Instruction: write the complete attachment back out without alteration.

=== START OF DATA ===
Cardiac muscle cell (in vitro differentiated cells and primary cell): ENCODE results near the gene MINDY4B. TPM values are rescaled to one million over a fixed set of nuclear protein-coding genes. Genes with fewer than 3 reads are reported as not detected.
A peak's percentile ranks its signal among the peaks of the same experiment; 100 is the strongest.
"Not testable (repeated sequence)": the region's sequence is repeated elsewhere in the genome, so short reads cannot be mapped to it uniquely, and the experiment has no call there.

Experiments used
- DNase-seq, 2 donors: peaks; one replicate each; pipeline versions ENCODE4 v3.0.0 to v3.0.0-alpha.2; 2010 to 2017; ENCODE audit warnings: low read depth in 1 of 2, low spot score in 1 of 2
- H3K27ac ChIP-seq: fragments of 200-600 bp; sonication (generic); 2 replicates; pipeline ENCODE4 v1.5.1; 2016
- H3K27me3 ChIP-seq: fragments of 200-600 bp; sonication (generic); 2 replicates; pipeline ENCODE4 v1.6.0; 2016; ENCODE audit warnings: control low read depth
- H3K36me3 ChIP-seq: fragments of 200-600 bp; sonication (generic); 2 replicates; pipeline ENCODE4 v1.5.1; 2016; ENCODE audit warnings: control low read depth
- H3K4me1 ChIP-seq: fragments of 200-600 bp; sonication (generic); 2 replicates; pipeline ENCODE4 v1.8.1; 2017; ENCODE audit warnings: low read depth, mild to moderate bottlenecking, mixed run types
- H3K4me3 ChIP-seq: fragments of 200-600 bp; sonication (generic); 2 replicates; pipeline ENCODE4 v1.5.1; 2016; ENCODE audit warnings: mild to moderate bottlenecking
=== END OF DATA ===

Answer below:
Cardiac muscle cell (in vitro differentiated cells and primary cell): ENCODE results near the gene MINDY4B. TPM values are rescaled to one million over a fixed set of nuclear protein-coding genes. Genes with fewer than 3 reads are reported as not detected.
A peak's percentile ranks its signal among the peaks of the same experiment; 100 is the strongest.
"Not testable (repeated sequence)": the region's sequence is repeated elsewhere in the genome, so short reads cannot be mapped to it uniquely, and the experiment has no call there.

Experiments used
- DNase-seq, 2 donors: peaks; one replicate each; pipeline versions ENCODE4 v3.0.0 to v3.0.0-alpha.2; 2010 to 2017; ENCODE audit warnings: low read depth in 1 of 2, low spot score in 1 of 2
- H3K27ac ChIP-seq: fragments of 200-600 bp; sonication (generic); 2 replicates; pipeline ENCODE4 v1.5.1; 2016
- H3K27me3 ChIP-seq: fragments of 200-600 bp; sonication (generic); 2 replicates; pipeline ENCODE4 v1.6.0; 2016; ENCODE audit warnings: control low read depth
- H3K36me3 ChIP-seq: fragments of 200-600 bp; sonication (generic); 2 replicates; pipeline ENCODE4 v1.5.1; 2016; ENCODE audit warnings: control low read depth
- H3K4me1 ChIP-seq: fragments of 200-600 bp; sonication (generic); 2 replicates; pipeline ENCODE4 v1.8.1; 2017; ENCODE audit warnings: low read depth, mild to moderate bottlenecking, mixed run types
- H3K4me3 ChIP-seq: fragments of 200-600 bp; sonication (generic); 2 replicates; pipeline ENCODE4 v1.5.1; 2016; ENCODE audit warnings: mild to moderate bottlenecking